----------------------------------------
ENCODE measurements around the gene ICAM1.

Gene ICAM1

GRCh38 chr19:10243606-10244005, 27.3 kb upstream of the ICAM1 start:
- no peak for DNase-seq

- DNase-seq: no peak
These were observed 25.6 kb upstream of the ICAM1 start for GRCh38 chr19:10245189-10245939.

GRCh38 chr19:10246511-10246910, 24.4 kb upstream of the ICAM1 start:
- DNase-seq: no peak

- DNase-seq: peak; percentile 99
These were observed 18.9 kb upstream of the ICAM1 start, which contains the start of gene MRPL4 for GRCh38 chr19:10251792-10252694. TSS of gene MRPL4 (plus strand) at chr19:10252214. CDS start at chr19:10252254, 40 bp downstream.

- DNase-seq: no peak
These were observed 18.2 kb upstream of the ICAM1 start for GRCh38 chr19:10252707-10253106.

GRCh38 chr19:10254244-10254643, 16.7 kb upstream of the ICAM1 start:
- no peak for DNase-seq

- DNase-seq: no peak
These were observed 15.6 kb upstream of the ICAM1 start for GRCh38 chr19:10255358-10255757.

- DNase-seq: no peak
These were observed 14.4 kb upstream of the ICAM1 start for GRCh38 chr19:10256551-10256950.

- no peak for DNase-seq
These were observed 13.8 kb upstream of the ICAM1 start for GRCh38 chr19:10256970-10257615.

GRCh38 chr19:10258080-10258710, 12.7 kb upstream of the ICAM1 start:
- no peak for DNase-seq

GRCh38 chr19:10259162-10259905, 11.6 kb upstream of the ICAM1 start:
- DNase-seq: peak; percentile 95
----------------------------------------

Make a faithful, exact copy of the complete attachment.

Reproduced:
ENCODE measurements around the gene ICAM1.

Gene ICAM1

GRCh38 chr19:10243606-10244005, 27.3 kb upstream of the ICAM1 start:
- no peak for DNase-seq

- DNase-seq: no peak
These were observed 25.6 kb upstream of the ICAM1 start for GRCh38 chr19:10245189-10245939.

GRCh38 chr19:10246511-10246910, 24.4 kb upstream of the ICAM1 start:
- DNase-seq: no peak

- DNase-seq: peak; percentile 99
These were observed 18.9 kb upstream of the ICAM1 start, which contains the start of gene MRPL4 for GRCh38 chr19:10251792-10252694. TSS of gene MRPL4 (plus strand) at chr19:10252214. CDS start at chr19:10252254, 40 bp downstream.

- DNase-seq: no peak
These were observed 18.2 kb upstream of the ICAM1 start for GRCh38 chr19:10252707-10253106.

GRCh38 chr19:10254244-10254643, 16.7 kb upstream of the ICAM1 start:
- no peak for DNase-seq

- DNase-seq: no peak
These were observed 15.6 kb upstream of the ICAM1 start for GRCh38 chr19:10255358-10255757.

- DNase-seq: no peak
These were observed 14.4 kb upstream of the ICAM1 start for GRCh38 chr19:10256551-10256950.

- no peak for DNase-seq
These were observed 13.8 kb upstream of the ICAM1 start for GRCh38 chr19:10256970-10257615.

GRCh38 chr19:10258080-10258710, 12.7 kb upstream of the ICAM1 start:
- no peak for DNase-seq

GRCh38 chr19:10259162-10259905, 11.6 kb upstream of the ICAM1 start:
- DNase-seq: peak; percentile 95